Australian languages

The following sites have links to Australian language lexicons:

Links to online lexicons or glossaries of specific languages:

  • Arrernte picture vocabulary
  • Awaba / Awabakal: page images, and OCR version, of An Australian Language as Spoken by the Awabakal, the people of Awaba or Lake Macquarie (near Newcastle, New South Wales)… by L E Threlkeld (1858) including Appendices on Minyug, Narrinyeri Language, Languages of [Southwest] W. Australia, Wirradhuri, and Kamilaroi Sayings.
  • Barngarla is a dormant Australian Aboriginal language that was spoken in the Port Lincoln, Whyalla and Port Augusta area of Eyre Peninsula, South Australia. It has been revived by members of the Barngarla Community with the assistance of Ghil’ad Zuckermann (University of Adelaide), using the writings of Lutheran missionaries who translated the Bible into Barngarla in the 1840s. Available online resources: Barngarla Online Dictionary; Barngarla Aboriginal Language Dictionary App — for iPhone, for Android.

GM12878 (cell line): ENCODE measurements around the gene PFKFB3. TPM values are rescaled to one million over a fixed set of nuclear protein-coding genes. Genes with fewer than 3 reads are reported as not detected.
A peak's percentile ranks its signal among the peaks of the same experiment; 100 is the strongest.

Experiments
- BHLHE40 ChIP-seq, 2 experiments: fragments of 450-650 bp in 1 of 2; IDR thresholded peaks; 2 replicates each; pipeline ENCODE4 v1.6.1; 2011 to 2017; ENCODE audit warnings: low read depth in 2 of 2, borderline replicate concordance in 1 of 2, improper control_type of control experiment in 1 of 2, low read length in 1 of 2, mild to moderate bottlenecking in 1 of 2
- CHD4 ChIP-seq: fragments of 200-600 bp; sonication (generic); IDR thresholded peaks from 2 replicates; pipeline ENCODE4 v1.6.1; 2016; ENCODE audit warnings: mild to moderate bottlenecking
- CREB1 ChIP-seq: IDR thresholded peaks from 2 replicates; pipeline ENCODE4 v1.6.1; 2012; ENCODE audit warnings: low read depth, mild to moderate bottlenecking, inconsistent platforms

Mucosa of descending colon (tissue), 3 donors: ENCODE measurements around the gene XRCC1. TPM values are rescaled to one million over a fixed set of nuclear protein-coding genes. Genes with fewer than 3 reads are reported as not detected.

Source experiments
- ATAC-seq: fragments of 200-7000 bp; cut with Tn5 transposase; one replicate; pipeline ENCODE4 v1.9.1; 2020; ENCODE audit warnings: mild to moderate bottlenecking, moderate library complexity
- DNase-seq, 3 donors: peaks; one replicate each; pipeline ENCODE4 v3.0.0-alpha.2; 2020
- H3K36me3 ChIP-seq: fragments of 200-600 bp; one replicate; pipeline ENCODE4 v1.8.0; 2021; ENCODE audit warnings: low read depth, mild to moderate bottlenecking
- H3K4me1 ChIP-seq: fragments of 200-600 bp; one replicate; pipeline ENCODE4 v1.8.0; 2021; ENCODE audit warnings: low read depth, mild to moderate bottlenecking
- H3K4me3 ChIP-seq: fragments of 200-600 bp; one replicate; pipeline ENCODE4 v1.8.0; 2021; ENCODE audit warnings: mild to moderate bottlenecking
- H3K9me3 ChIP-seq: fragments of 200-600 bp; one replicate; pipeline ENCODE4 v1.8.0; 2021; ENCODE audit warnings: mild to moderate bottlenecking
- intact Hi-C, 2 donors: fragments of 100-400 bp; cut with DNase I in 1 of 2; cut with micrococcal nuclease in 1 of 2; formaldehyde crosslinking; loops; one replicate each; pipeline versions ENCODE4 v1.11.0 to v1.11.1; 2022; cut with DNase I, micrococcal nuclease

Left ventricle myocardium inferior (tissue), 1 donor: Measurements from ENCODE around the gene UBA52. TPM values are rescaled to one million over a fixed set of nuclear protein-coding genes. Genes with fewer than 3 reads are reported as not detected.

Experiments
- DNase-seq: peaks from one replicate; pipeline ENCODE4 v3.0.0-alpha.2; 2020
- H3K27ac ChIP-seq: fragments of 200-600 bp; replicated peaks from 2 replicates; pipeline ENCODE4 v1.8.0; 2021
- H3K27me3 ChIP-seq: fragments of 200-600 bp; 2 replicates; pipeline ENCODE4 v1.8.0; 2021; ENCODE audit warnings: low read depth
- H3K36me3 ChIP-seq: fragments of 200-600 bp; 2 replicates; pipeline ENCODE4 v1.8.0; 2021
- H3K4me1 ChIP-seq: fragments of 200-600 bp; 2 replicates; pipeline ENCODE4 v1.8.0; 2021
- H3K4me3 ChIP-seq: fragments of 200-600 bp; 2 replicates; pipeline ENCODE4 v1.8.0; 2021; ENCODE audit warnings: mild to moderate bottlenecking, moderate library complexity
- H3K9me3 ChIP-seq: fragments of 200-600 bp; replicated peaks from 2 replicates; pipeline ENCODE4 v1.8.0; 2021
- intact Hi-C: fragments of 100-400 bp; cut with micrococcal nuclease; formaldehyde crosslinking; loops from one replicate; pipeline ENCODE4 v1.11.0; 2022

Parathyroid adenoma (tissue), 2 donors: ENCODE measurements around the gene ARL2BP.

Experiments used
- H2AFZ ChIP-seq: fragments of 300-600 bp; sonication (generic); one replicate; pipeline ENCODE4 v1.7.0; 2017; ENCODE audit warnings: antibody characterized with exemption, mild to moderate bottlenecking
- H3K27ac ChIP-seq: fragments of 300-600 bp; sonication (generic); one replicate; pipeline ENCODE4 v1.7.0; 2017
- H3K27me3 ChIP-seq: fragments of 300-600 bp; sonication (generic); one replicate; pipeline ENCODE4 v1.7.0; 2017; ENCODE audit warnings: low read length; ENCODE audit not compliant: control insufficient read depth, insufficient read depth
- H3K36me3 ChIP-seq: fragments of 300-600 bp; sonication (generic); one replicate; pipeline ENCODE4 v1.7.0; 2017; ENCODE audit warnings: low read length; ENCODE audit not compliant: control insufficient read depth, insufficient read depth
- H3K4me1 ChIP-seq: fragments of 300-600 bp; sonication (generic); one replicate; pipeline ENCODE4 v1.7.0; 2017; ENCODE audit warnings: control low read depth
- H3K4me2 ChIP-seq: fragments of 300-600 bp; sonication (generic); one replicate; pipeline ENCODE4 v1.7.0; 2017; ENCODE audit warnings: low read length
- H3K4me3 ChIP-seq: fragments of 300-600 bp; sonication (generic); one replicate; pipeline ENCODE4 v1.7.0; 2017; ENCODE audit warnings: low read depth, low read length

• Burarra-English Interactive Dictionary: "consists of approximately 4000 headwords collected by Kathleen and David Glasgow. The dictionary was previously published by the Summer Institute of Linguistics in 1994. Semantic categories have also been added to assist electronic searches."
  • Bayungu dictionary: "the language of the Bayungu people of Western Australia …. classified by researchers as a Pama-Nyungan language belonging to the Ganyara group".
  • Glossary of Eulayhi (Yuwaalaraay), appended to Australian Legendary Tales, collected by K Langloh Parker.
  • Gamilaraay and Yuwaalaraay resources
  • Gupapuyŋu Interactive Dictionary
  • Ngadjonji Glossary
  • Uw Oykangand and Uw Olkola Multimedia Dictionary
  • Wagiman online dictionary
  • Interactive Warlpiri-English dictionary, with English-Warlpiri finder list, 2nd edition, 2012.
  • Yanyuwa wuka: Yanyuwa dictionary and cultural resource, some files may be inaccessible until you login with UQ eSpace credentials.
  • Yolŋu Marta Dictionary of Anatomy: Dhäruk Mala ga Mayali’ Rumbalpuy — written in English and Yolŋu Matha of northeast Arnhem Land.
  • Yuwaalaraay and Gamilaraay resources.